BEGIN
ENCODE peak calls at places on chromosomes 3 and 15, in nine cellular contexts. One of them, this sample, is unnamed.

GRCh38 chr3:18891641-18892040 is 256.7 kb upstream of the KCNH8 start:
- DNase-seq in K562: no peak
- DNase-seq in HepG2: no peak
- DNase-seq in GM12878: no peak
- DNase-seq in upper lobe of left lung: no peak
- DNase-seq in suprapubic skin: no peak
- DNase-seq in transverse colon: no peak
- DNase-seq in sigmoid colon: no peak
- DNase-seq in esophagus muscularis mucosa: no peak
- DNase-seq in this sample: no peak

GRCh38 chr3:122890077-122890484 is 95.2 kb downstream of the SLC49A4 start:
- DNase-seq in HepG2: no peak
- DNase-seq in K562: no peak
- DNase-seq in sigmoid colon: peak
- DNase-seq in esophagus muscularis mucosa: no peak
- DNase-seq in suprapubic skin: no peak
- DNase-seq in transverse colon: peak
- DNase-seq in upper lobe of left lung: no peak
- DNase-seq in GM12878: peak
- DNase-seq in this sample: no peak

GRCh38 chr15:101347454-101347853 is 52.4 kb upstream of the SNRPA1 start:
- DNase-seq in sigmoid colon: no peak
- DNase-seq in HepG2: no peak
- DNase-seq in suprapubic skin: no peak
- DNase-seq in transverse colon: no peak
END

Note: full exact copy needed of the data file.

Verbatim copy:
ENCODE peak calls at places on chromosomes 3 and 15, in nine cellular contexts. One of them, this sample, is unnamed.

GRCh38 chr3:18891641-18892040 is 256.7 kb upstream of the KCNH8 start:
- DNase-seq in K562: no peak
- DNase-seq in HepG2: no peak
- DNase-seq in GM12878: no peak
- DNase-seq in upper lobe of left lung: no peak
- DNase-seq in suprapubic skin: no peak
- DNase-seq in transverse colon: no peak
- DNase-seq in sigmoid colon: no peak
- DNase-seq in esophagus muscularis mucosa: no peak
- DNase-seq in this sample: no peak

GRCh38 chr3:122890077-122890484 is 95.2 kb downstream of the SLC49A4 start:
- DNase-seq in HepG2: no peak
- DNase-seq in K562: no peak
- DNase-seq in sigmoid colon: peak
- DNase-seq in esophagus muscularis mucosa: no peak
- DNase-seq in suprapubic skin: no peak
- DNase-seq in transverse colon: peak
- DNase-seq in upper lobe of left lung: no peak
- DNase-seq in GM12878: peak
- DNase-seq in this sample: no peak

GRCh38 chr15:101347454-101347853 is 52.4 kb upstream of the SNRPA1 start:
- DNase-seq in sigmoid colon: no peak
- DNase-seq in HepG2: no peak
- DNase-seq in suprapubic skin: no peak
- DNase-seq in transverse colon: no peak